Annica Rhodin

This patient has a few weeks history of severe pain due to right posterolateral disk protrusion with impingement on the L5 spinal nerve but no signs of cauda equina impact. He also has type 2 diabetes. His pain mechanism, as described, would be mixed nociceptive-neuropathic. There is inadequate pain relief with diclofenac 50 mg three times daily and pregabalin 75 mg twice daily. Prolonged release oxycodone 10 mg three times daily and immediate release oxycodone 10-40 mg as needed is added. However, constipation and straining at stool increases the pain.
Annica Rhodin
该患者因右后侧椎间盘突出对L5脊神经的撞击,造成剧烈疼痛持续了数周,但马尾神经未受影响。患者同时患有II型糖尿病。此痛苦机制为混合型疼痛(伤害性疼痛联合神经性疼痛)。双氯芬酸(50 mg,每日三次)联合普瑞巴林(75 mg,每12h一次)没有达到止痛的效果。然而,缓释羟考酮(10mg,每日三次)联合速释羟考酮(根据需要在处方中增加,10-40mg),便秘和用力大便会使疼痛加剧。

In the case described, oxycodone is switched to prolonged release oxycodone 20 mg/naloxone 10 mg together with a fecal stool softener/stimulant, relieving the problem with constipation contributing to the pain experience. This certainly improves the situation for the patient. However, the invasive procedure of transforaminal injection of steroid in a patient with acute pain is a controversial issue. Even if there is a low risk of complications as cited in many reviews, there are cases of neuronal damage, bleeding and infection. Repeat steroid injections should be carefully considered in respect of the risk-benefit profile of this patient with diabetes. Also, this procedure is not easily accessible in most hospitals.

An alternative conservative treatment would be to try a different anti-inflammatory drug to diclofenac, as individual patients may respond differently to different NSAIDs. Furthermore, amitriptyline 10-50 mg could be started at night together with physiotherapy and TENS. Most cases of acute sciatica resolve within 1-3 months.

Elon Eisenberg

This case raises three important issues: first, the majority of patients with acute sciatica due to disk rupture will improve within 1-3 months; only a small proportion of patients, typically those with intractable pain or with significant neurological deficits, require surgery. 1 This means that the majority of the patients with sciatica should be managed in the primary care/pain clinic setting, rather than being referred to spine surgeons. Primary care practitioners should therefore be capable of diagnosing and managing patients with uncomplicated acute sciatica.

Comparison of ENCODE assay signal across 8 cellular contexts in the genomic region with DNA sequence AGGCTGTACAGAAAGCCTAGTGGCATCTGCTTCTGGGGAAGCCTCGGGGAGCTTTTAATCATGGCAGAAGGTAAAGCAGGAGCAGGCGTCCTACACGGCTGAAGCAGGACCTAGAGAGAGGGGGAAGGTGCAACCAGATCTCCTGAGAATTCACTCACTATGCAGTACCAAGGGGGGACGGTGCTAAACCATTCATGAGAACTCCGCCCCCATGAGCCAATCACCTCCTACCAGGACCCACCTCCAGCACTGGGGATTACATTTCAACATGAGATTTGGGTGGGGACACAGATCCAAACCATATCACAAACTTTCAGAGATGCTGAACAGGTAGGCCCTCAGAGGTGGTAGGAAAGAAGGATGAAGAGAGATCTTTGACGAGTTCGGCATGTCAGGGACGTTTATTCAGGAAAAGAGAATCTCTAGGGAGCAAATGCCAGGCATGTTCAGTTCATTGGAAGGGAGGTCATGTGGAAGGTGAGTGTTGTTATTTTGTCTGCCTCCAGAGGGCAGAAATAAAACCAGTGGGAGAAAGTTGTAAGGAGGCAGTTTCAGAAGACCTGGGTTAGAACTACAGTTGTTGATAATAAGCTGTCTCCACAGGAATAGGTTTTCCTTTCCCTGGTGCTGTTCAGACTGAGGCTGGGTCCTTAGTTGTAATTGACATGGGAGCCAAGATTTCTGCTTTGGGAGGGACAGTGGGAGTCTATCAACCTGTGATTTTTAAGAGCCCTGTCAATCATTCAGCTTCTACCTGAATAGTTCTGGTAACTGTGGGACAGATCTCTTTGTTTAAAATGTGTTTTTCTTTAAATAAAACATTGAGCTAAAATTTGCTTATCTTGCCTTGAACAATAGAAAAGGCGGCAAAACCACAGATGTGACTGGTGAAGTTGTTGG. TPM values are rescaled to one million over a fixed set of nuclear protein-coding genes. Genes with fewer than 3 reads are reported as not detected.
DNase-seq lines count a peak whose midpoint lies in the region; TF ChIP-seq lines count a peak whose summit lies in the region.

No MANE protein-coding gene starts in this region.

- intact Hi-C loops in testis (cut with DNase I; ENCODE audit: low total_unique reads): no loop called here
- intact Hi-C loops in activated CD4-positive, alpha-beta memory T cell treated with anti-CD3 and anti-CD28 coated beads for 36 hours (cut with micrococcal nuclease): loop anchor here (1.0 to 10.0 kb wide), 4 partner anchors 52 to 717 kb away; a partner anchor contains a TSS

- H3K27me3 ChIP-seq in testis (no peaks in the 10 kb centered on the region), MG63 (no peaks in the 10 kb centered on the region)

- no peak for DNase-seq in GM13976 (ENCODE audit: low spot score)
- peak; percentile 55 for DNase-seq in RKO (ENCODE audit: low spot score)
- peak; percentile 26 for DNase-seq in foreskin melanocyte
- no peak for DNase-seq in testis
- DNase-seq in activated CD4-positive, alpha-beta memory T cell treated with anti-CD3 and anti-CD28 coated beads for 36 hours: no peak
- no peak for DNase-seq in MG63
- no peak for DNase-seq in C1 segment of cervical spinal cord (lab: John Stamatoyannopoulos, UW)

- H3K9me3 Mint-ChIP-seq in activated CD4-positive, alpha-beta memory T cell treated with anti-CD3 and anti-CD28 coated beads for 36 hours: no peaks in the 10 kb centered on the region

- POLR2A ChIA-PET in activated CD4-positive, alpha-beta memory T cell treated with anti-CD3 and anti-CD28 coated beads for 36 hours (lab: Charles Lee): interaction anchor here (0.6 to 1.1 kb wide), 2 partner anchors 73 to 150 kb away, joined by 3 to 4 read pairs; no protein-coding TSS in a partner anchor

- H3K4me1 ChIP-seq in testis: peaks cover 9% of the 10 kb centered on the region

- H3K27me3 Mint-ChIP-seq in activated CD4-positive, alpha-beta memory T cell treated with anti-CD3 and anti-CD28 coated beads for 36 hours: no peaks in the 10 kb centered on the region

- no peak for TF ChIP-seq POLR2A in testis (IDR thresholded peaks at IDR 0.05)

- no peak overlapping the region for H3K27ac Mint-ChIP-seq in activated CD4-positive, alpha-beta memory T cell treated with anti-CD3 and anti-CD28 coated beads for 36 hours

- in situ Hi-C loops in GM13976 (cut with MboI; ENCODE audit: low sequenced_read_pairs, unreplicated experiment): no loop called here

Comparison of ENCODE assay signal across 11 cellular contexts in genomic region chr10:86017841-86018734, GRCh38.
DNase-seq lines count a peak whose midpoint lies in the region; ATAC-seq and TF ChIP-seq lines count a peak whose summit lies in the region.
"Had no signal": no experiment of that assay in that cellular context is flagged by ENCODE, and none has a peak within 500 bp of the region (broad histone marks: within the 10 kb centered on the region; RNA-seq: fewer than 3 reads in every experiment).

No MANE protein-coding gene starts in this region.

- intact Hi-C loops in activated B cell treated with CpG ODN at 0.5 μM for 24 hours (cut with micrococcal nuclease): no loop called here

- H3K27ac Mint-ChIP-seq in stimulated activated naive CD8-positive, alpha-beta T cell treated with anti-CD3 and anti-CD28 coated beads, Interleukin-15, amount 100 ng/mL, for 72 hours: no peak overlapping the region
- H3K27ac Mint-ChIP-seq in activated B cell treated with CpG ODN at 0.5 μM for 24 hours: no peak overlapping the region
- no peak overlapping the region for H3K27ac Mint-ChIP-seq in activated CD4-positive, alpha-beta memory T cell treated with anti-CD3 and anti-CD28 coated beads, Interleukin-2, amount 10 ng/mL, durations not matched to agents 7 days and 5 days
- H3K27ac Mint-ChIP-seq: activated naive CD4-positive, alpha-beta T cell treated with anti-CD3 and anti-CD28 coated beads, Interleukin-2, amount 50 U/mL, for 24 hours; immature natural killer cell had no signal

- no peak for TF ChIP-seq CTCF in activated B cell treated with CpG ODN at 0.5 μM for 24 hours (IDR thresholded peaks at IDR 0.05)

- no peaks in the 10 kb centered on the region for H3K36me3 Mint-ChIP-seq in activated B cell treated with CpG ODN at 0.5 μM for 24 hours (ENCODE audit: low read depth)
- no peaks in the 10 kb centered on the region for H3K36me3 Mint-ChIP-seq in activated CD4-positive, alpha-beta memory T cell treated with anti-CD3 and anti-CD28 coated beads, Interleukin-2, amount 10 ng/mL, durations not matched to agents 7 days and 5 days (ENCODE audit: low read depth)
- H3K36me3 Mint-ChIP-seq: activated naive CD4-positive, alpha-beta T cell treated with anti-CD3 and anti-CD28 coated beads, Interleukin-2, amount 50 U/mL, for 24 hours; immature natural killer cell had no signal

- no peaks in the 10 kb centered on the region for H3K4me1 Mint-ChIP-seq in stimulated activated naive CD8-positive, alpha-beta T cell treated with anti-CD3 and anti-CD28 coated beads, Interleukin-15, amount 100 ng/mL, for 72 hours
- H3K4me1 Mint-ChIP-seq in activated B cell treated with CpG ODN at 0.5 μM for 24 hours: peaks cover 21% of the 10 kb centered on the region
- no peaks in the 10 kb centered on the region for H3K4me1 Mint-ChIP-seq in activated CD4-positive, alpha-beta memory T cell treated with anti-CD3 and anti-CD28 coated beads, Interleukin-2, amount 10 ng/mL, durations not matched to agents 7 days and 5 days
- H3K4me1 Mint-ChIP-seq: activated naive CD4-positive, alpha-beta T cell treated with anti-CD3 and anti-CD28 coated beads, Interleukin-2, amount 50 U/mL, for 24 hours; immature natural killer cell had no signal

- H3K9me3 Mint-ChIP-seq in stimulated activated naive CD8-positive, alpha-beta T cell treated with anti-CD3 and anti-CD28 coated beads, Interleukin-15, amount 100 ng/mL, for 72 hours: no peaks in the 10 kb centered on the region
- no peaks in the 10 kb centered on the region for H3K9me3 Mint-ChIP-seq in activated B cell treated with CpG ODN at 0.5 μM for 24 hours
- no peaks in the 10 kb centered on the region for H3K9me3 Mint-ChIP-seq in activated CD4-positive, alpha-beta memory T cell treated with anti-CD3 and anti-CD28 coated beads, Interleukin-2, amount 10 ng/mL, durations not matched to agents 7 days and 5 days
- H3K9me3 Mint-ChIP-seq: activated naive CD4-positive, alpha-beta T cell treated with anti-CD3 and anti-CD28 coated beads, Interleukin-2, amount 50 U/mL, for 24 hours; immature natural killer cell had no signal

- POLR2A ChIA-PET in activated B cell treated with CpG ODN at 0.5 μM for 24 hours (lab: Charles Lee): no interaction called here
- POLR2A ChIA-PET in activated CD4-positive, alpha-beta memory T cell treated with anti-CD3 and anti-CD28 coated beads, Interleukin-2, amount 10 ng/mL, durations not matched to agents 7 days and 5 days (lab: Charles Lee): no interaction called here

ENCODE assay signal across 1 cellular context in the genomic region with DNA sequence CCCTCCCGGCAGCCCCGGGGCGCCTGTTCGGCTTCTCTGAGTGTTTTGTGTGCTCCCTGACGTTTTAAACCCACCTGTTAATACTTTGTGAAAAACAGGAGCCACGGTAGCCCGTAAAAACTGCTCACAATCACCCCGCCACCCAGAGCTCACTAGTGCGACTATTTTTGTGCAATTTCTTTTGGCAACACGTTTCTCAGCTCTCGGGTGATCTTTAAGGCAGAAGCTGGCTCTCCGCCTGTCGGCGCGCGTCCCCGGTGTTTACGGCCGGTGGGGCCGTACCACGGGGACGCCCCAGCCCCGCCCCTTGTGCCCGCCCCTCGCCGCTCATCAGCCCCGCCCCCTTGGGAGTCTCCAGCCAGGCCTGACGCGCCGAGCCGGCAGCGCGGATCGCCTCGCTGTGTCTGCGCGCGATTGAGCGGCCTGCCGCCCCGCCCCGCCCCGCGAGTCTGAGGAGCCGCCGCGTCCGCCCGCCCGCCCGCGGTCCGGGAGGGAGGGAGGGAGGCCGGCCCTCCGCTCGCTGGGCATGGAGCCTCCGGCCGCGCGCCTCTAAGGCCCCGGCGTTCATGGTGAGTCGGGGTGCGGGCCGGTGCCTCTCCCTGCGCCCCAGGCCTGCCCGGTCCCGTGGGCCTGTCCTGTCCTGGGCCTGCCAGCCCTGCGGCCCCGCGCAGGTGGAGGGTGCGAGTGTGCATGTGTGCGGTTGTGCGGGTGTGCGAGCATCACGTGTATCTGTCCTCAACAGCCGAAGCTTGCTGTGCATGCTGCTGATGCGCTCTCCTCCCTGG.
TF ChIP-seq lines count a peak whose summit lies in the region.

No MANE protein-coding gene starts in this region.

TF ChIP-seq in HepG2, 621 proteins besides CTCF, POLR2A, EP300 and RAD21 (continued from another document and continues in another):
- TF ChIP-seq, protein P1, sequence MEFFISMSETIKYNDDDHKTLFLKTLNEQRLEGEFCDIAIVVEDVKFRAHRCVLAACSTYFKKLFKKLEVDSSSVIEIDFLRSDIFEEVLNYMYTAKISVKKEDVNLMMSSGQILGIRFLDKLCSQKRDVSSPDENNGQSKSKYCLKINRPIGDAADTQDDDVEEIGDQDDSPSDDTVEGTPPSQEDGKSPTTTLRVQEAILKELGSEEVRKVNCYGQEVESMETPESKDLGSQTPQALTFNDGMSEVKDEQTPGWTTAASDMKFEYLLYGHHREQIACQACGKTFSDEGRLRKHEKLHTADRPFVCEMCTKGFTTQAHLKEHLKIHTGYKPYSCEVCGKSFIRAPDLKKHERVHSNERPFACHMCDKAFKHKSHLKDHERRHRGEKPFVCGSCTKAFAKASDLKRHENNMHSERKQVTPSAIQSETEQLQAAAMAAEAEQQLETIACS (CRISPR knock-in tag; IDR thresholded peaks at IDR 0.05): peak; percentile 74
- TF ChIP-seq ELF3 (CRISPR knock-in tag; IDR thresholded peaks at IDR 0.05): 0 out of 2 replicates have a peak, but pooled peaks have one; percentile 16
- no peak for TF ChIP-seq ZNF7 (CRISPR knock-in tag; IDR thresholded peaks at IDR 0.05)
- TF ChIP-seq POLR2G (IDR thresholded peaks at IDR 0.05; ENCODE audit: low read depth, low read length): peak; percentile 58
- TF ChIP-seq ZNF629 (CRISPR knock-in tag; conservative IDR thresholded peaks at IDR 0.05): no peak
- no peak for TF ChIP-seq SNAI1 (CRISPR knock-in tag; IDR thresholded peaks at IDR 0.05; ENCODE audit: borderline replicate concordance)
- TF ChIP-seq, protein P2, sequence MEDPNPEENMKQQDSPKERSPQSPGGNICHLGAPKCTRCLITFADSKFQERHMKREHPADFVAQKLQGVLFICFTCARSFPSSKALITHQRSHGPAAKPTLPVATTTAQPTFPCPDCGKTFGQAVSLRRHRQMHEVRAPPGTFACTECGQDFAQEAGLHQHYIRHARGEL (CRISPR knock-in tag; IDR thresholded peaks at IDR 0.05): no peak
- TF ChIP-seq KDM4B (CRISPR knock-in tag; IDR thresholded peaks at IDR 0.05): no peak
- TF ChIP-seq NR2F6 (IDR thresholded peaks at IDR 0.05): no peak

Elon Eisenberg

Second, although sciatica is the most common form of neuropathic pain, a recent systematic review on drugs for the relief of sciatic pain concluded that “ the efficacy and tolerability of drugs commonly prescribed for the management of sciatica in primary care is unclear.” 2 No wonder therefore that the selection of analgesics prescribed for this condition is often arbitrary. Nonetheless, if pain is severe and image-guided steroid injections are not readily available, the use of a “strong” opioid in combination with an adjuvant drug (anticonvulsants, antidepressants or steroids) or an anti-inflammatory drug may make sense.

Third, studies show that, on average, approximately 40% of patients who consume opioids are constipated. Reduced mobility associated with the acute or subacute phases of severe sciatic pain may also be expected to cause constipation. Constipation, in turn, often exacerbates sciatic pain around strained bowel movements, as seen in the presented patient. Hence, the use of oxycodone/naloxone combination for acute sciatica (and perhaps for additional forms of acute exacerbations of chronic pain) seems reasonable.

由Medicool医库软件 王露黔 编译

原文来自 Journal of Pain &Palliative Care Pharmacotherapy